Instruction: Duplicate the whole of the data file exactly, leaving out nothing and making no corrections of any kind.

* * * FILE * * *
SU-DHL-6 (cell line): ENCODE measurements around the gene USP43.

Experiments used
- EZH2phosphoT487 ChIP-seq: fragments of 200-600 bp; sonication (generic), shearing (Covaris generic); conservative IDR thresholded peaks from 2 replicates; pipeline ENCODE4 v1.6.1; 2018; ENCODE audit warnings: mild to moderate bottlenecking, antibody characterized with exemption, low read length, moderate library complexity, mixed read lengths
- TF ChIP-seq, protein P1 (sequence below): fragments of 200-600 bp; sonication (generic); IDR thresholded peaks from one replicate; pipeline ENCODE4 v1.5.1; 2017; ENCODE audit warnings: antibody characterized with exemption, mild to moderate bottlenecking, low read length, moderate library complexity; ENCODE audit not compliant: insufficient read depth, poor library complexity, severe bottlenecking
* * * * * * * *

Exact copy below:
SU-DHL-6 (cell line): ENCODE measurements around the gene USP43.

Experiments used
- EZH2phosphoT487 ChIP-seq: fragments of 200-600 bp; sonication (generic), shearing (Covaris generic); conservative IDR thresholded peaks from 2 replicates; pipeline ENCODE4 v1.6.1; 2018; ENCODE audit warnings: mild to moderate bottlenecking, antibody characterized with exemption, low read length, moderate library complexity, mixed read lengths
- TF ChIP-seq, protein P1 (sequence below): fragments of 200-600 bp; sonication (generic); IDR thresholded peaks from one replicate; pipeline ENCODE4 v1.5.1; 2017; ENCODE audit warnings: antibody characterized with exemption, mild to moderate bottlenecking, low read length, moderate library complexity; ENCODE audit not compliant: insufficient read depth, poor library complexity, severe bottlenecking